How to Flatten Boards With Just a Planer

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About: I got an old sewing machine when I was just a kid, and I've been hooked on making stuff ever since. My name is Sam and I'm a community manager here at Instructables.

In woodworking, there are often many routes to reach the same destination.

This is one way to flatten* large boards using primarily an electric thickness planer (without the help of a jointer).

In order to flatten a warped, twisted, or cupped board, a common approach is to first use a jointer to create one perfectly flat face.

Then you run the board through a thickness planer with the flat face downward, and the planer makes the top face parallel to the bottom.

However, for boards or slabs that are too wide for a jointer (but still narrow enough to fit through a thickness planer), the approach demonstrated in this Instructable is one way to perform both steps needed to flatten boards using just a thickness planer, rather than using a jointer AND a planer.

*The term "flatten" as I'm using it here means: make two boardfaces perfectly parallel to one another by removing warps, twists or cupping.

Step 1: Lumber and Overview

I picked up a bunch of old oak beams recently, and have been using the wood for various projects.

In order to use the material, I've been splitting the beams in half using my bandsaw.

However, the resulting boards all had twists and/or cupping, so they were flattened using the process shown in this Instructable. I'm not sure what these boards were used for previously, but they have a lot of character!

Here's the gist of this Instructable:

  • To flatten a board with just a thickness planer, secure the board to a perfectly flat and rigid support structure (I show how I made mine in the following steps)
  • Run it through your planer until the topside of the board is flat
  • Remove the board from the support structure
  • Run the board through the planer with the now-flat side down

This Instructable is my version of a pretty common board-flattening solution; if you do a bit of search-engine-ing, you'll find several great versions.

Step 2: Support Sled

I built a support box using baltic birch plywood.

A simple box like this is guaranteed to stay perfectly flat and will not bow or warp, and creates a lightweight rigid sled to attach boards for planing. Alternately, a plain piece of plywood or MDF could be used as long as it stays perfectly flat and becomes sufficiently rigid when the board to be flattened is affixed to it.

Using a table saw, I cut two 60" lengths of 3/8" plywood that were just narrower than the opening of my planer (in my case, the width capacity is 12 1/2", so I made these pieces 12 1/4").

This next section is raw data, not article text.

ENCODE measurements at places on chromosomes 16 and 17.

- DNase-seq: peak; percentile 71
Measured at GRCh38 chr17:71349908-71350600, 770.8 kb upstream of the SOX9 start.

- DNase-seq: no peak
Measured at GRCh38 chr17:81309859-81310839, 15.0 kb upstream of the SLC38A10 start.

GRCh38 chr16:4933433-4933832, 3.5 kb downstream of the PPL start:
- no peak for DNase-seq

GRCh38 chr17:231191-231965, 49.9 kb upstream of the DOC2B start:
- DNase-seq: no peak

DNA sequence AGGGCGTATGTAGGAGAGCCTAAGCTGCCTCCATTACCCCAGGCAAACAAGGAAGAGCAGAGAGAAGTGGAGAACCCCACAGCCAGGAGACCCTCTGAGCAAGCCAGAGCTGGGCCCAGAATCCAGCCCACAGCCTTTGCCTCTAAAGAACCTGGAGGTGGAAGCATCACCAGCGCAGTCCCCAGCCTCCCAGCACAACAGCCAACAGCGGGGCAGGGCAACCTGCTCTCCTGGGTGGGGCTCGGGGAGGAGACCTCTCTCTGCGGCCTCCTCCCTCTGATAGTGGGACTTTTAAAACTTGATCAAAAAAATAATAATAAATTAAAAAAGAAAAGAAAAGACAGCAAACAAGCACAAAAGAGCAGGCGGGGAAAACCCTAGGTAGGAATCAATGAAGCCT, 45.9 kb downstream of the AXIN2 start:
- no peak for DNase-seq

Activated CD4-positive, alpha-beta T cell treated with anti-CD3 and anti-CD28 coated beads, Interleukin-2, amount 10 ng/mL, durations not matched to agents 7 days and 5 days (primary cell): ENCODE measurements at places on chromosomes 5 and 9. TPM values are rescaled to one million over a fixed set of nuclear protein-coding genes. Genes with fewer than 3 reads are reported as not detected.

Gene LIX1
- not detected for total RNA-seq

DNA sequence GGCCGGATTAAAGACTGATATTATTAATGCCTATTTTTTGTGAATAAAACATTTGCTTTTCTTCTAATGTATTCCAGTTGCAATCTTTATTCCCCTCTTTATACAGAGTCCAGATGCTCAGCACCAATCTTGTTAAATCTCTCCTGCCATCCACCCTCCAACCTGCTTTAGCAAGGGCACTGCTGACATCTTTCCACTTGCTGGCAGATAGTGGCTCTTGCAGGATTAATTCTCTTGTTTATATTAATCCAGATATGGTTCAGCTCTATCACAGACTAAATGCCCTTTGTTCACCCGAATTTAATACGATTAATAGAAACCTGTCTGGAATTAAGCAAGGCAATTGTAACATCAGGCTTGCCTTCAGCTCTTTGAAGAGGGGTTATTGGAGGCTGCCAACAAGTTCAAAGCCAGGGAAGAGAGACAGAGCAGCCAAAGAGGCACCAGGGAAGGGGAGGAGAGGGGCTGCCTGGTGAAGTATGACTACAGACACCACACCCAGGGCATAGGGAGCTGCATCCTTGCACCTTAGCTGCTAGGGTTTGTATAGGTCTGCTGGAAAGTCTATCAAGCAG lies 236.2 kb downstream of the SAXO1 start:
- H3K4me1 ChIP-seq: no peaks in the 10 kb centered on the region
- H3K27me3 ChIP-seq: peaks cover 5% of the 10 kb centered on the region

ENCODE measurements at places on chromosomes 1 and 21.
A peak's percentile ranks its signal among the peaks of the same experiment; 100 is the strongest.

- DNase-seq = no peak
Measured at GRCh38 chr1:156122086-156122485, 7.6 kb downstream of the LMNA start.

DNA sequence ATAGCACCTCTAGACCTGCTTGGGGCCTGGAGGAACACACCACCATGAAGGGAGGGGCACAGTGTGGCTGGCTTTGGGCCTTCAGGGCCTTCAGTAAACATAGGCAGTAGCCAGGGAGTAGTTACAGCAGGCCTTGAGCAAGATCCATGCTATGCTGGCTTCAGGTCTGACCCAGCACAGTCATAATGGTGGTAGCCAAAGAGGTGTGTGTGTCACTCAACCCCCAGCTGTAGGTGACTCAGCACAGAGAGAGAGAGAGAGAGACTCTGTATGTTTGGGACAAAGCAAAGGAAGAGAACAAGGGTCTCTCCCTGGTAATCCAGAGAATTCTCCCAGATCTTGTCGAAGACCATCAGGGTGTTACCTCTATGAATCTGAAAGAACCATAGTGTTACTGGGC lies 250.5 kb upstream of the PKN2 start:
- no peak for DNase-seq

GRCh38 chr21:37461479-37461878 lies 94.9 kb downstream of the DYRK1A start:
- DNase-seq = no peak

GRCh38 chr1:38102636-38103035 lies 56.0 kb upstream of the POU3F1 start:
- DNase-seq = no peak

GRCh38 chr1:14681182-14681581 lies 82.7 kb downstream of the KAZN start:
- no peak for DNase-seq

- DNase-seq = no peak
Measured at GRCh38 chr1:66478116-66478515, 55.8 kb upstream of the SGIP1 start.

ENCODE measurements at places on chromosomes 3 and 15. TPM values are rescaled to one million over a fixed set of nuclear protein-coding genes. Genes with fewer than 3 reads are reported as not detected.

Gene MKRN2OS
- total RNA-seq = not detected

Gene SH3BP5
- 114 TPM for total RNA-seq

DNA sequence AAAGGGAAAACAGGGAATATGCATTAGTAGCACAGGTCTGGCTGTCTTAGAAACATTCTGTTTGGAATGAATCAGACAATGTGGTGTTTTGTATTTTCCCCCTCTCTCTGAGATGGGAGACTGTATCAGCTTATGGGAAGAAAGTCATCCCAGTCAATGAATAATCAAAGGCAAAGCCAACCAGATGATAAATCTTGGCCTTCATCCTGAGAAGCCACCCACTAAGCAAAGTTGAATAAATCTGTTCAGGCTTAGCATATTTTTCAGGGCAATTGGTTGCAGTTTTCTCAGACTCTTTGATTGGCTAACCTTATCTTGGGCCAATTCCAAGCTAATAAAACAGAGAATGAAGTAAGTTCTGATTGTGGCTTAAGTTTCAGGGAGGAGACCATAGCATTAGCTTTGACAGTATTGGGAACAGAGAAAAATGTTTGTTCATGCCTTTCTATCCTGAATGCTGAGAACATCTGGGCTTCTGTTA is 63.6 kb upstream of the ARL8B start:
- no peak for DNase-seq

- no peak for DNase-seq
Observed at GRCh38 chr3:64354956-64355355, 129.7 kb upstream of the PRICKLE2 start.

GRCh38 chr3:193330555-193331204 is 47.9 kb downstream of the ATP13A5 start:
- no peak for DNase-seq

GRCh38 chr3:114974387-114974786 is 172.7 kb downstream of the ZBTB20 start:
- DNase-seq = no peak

Two 2" wide strips were then cut from 3/4" plywood.

I used glue and pneumatic brads to fasten all these pieces together as shown.

This created a lightweight, but perfectly flat box.

To finish the box, I sprayed it with a few coats of spray lacquer, followed by a light sanding with 220 grit sandpaper. I then waxed the two larger faces with furniture wax (so either side could be used face down, but this is also helpful to remove masking tape that's used as well - which is shown later).

Step 3: Level the Workpiece

The board to be flattened is placed on the box and made as level as possible using shims to fully support it. I use sample laminate pieces which you can typically get for free from the kitchen section at home centers and hardware stores.

This was all done on top of a few strips of painters masking tape.

Since this board was so beefy, I felt comfortable only supporting it at the ends. For a thinner board where it is likely to flex in the middle under the pressure from the planer's cutter head, you will want to shim and secure the entire length.

The goal is to affix the imperfect board firmly to the support structure so it cannot move or flex at all.

Step 4: Hot Glue the Board Down

The board is now fastened securely in place using hot glue. I have this glue gun, and it's a beast!

The glue holds the board firmly in place while planing, but is easy to remove once the top face has been planed.

Step 5: Plane the Top Face

The top face of the board is now planed using the thickness planer.

You only want to remove a tiny fraction at a time. In my case this was especially important because the middle section of the board was not shimmed, so it was still possible that any extra pressure from the cutter head could have made the board bow downward, resulting in an unflat cupped board.

Step 6: Remove Glue

The hot glue can be removed with the help of a chisel. You can pull the glue off of the taped surface, or just remove the tape and the glue should come with it.

Step 7: Plane the Other Side

Now place the newly-flat boardface downward, and plane the remaining side.

My boards were all in pretty rough shape as you can see!

Step 8: Done!

My boards were all brought to the same thickness and then were ready to be used for other projects.

Thanks again for reading!

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    31 Discussions

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    Chuck666

    6 months ago

    This leveling platform is a good example of a tension torsion beam. A very good idea.

    2 replies
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    onkelhugoChuck666

    Reply 6 months ago

    I don't get why the box is better than just using say a 3/4in MDF or plywood board by itself?